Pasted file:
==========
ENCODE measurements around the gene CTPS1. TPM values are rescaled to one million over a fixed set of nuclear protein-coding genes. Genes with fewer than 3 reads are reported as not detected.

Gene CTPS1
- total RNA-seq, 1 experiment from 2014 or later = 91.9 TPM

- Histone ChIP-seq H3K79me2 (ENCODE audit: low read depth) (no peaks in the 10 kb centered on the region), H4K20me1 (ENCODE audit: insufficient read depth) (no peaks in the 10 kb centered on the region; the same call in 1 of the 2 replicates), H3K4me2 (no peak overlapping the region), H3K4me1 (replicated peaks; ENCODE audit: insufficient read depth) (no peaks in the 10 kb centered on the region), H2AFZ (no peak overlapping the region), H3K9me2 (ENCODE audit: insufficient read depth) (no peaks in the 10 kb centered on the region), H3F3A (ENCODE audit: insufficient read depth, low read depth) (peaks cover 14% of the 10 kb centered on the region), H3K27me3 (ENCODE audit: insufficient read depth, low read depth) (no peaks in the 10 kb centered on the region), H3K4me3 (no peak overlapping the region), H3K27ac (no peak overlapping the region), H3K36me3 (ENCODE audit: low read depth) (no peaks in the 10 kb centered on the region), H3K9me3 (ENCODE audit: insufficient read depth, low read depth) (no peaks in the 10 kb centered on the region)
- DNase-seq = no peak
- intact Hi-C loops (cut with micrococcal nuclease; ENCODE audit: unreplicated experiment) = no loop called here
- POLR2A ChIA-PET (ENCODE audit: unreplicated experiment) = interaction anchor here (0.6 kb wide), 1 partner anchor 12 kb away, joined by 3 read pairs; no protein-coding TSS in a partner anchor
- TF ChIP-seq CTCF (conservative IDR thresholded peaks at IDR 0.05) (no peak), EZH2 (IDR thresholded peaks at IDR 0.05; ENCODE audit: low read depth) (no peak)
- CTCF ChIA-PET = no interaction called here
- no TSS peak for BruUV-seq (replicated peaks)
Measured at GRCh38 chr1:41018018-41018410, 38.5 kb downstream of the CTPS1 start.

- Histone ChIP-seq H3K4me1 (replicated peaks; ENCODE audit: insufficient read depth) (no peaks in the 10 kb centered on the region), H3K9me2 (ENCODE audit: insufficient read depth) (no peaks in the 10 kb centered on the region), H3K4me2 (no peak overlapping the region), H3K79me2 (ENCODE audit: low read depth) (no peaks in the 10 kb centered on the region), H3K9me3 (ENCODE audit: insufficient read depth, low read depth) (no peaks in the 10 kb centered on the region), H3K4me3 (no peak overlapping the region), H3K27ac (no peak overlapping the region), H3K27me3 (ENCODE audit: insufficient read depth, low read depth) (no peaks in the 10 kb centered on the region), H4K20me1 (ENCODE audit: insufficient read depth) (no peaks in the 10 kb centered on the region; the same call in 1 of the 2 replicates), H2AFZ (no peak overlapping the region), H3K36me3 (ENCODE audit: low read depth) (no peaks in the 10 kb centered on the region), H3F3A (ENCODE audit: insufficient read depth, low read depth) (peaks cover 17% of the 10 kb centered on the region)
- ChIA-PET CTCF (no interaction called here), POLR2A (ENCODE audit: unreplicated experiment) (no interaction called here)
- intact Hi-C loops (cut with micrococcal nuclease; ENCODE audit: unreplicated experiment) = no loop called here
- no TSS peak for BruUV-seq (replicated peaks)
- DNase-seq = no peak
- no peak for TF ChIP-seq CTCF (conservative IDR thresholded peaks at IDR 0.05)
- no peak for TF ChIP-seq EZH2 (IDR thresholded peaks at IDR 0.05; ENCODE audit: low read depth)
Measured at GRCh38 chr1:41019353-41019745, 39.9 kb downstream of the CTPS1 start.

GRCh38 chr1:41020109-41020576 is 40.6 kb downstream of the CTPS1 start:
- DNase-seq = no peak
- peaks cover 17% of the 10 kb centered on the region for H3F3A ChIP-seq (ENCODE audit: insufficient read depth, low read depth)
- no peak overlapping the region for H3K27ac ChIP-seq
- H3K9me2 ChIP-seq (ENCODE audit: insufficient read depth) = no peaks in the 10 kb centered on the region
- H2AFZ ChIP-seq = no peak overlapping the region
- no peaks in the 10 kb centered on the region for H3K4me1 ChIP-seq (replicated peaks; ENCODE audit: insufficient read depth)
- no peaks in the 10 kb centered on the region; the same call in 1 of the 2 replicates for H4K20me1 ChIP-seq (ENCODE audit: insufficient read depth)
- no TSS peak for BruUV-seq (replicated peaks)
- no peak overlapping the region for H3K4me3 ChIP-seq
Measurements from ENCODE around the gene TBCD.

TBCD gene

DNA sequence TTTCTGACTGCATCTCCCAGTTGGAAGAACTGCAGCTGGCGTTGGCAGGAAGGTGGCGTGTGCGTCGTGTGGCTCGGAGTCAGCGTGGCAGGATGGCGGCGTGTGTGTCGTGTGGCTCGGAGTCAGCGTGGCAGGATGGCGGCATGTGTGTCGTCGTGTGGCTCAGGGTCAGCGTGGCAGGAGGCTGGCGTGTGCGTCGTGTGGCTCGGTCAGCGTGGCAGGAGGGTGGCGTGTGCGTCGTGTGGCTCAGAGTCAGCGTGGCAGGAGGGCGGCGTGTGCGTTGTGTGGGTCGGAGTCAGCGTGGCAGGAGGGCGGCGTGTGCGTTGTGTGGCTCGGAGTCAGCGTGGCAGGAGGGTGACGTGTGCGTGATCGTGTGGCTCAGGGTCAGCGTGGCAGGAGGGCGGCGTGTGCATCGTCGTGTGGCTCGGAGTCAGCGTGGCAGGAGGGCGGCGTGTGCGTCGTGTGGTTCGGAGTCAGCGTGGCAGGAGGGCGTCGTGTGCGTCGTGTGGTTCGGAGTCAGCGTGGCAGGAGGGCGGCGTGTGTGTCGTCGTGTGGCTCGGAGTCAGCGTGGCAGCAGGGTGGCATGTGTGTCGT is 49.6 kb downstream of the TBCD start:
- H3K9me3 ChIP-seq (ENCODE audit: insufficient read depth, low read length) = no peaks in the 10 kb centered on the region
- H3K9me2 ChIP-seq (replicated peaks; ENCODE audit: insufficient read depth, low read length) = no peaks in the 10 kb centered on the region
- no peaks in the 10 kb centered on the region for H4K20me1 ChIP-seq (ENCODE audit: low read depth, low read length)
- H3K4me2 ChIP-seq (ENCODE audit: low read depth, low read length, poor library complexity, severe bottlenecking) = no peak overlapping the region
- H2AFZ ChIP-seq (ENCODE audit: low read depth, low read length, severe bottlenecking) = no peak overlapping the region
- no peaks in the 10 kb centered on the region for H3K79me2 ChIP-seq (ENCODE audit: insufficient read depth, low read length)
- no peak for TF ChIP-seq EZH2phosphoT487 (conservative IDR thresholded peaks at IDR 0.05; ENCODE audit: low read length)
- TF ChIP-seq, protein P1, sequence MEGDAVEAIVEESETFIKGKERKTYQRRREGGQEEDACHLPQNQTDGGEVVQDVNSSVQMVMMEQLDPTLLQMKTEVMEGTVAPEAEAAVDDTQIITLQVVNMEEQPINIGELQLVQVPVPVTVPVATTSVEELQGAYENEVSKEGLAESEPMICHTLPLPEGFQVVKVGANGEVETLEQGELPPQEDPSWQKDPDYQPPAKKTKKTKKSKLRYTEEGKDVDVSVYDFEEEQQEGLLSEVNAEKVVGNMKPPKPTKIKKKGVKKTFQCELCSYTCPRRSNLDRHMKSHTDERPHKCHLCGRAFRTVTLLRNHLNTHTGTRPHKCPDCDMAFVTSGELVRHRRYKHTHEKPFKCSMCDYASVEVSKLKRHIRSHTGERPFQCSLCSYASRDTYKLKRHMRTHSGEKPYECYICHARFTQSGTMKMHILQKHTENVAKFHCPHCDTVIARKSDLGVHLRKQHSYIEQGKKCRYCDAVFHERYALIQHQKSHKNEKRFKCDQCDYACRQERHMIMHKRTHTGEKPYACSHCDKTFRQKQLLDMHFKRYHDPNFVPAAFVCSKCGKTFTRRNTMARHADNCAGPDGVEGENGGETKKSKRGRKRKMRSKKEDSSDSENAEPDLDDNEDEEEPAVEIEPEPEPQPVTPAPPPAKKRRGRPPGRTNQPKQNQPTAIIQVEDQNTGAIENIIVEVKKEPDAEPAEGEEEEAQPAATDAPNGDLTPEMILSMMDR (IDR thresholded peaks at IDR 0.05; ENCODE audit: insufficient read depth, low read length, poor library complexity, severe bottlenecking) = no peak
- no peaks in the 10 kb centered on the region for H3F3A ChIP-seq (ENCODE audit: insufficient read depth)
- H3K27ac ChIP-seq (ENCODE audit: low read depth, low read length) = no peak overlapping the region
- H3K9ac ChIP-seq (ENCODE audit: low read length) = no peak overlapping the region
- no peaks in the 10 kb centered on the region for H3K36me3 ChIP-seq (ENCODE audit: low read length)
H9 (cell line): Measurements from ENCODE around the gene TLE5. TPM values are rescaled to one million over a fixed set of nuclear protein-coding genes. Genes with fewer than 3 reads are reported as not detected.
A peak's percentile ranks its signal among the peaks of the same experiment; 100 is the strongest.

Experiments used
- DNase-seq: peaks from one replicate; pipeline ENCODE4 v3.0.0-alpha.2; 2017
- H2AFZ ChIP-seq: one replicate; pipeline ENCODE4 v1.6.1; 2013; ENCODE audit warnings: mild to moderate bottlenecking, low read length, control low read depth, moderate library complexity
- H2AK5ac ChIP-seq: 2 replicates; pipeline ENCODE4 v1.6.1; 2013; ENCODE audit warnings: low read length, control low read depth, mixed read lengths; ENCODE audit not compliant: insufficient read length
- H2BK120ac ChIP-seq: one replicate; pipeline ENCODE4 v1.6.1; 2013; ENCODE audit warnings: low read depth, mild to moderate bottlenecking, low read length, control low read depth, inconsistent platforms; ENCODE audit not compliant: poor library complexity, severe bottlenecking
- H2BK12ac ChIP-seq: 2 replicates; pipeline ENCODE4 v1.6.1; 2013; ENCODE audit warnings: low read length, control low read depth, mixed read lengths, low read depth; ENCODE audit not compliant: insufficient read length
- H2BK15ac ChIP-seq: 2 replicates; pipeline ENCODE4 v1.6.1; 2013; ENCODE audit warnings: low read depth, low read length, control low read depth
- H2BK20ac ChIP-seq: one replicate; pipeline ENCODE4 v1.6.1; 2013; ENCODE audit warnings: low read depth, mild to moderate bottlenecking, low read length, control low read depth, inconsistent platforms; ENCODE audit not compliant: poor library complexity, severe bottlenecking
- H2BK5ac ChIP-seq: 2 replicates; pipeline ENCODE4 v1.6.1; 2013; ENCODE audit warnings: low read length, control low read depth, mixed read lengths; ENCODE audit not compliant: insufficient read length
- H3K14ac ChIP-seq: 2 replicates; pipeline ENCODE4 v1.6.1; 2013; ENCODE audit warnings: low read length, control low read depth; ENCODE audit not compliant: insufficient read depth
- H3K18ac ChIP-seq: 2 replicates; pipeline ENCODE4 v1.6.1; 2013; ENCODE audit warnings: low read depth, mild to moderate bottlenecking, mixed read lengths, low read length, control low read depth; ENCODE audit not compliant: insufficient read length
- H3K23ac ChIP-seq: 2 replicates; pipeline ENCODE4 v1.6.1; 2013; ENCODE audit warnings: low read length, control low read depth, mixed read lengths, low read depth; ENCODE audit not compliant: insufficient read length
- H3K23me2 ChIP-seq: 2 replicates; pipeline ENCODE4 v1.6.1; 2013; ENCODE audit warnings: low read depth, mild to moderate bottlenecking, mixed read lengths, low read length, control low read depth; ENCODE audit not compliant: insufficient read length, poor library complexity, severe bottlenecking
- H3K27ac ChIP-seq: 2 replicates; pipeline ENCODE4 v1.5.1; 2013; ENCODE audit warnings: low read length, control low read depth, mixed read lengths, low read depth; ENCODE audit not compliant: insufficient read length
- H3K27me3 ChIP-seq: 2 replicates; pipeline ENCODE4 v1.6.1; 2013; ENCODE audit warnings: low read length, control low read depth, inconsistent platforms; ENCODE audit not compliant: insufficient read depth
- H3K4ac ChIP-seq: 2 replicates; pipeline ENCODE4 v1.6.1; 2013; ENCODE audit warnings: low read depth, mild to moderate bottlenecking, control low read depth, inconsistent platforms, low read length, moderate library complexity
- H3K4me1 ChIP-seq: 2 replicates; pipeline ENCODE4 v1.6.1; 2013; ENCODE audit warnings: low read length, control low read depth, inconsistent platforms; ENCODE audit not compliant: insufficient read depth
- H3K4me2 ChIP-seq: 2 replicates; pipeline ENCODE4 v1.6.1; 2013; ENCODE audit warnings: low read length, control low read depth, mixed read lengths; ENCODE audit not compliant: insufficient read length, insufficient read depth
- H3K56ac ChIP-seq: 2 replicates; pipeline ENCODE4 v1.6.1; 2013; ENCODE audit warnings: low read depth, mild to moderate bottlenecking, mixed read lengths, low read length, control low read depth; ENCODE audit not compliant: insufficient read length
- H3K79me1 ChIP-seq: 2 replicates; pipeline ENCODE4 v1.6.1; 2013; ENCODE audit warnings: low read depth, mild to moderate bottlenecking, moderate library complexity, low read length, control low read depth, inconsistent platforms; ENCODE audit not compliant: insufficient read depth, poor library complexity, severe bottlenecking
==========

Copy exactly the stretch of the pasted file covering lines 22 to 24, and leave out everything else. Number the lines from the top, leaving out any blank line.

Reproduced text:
- peaks cover 17% of the 10 kb centered on the region for H3F3A ChIP-seq (ENCODE audit: insufficient read depth, low read depth)
- no peak overlapping the region for H3K27ac ChIP-seq
- H3K9me2 ChIP-seq (ENCODE audit: insufficient read depth) = no peaks in the 10 kb centered on the region